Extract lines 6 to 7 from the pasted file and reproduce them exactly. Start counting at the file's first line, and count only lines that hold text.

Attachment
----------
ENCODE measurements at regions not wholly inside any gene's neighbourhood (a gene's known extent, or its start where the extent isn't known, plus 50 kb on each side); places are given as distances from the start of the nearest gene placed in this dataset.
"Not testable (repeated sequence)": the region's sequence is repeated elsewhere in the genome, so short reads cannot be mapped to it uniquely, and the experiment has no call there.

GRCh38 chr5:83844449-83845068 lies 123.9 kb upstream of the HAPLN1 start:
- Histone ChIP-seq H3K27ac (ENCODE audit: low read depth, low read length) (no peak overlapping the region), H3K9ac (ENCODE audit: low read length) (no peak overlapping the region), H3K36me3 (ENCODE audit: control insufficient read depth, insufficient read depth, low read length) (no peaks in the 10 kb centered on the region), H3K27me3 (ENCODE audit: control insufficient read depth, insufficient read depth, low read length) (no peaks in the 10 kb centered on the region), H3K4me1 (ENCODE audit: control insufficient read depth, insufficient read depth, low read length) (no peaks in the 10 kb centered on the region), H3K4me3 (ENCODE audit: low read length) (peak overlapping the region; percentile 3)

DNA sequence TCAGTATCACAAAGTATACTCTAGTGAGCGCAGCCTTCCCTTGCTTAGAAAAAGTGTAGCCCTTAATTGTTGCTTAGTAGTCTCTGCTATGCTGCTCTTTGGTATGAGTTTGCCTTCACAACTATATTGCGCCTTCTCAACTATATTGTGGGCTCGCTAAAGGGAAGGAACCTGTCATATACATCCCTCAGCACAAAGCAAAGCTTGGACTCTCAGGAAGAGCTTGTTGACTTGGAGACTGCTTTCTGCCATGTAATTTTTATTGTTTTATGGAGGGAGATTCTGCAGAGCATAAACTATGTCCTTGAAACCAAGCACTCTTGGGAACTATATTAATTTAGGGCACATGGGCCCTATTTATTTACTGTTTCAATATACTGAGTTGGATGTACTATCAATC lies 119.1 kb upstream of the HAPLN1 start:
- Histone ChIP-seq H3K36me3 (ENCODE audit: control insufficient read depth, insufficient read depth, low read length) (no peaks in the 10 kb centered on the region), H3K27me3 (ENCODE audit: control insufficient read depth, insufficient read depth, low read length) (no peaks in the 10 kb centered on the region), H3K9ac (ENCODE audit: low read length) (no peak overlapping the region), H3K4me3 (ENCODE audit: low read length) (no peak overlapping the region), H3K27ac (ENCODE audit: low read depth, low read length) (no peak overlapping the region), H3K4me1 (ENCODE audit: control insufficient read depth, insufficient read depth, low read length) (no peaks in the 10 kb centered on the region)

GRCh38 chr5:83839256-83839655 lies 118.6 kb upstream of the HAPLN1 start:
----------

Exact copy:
- Histone ChIP-seq H3K36me3 (ENCODE audit: control insufficient read depth, insufficient read depth, low read length) (no peaks in the 10 kb centered on the region), H3K27me3 (ENCODE audit: control insufficient read depth, insufficient read depth, low read length) (no peaks in the 10 kb centered on the region), H3K9ac (ENCODE audit: low read length) (no peak overlapping the region), H3K4me3 (ENCODE audit: low read length) (no peak overlapping the region), H3K27ac (ENCODE audit: low read depth, low read length) (no peak overlapping the region), H3K4me1 (ENCODE audit: control insufficient read depth, insufficient read depth, low read length) (no peaks in the 10 kb centered on the region)

GRCh38 chr5:83839256-83839655 lies 118.6 kb upstream of the HAPLN1 start: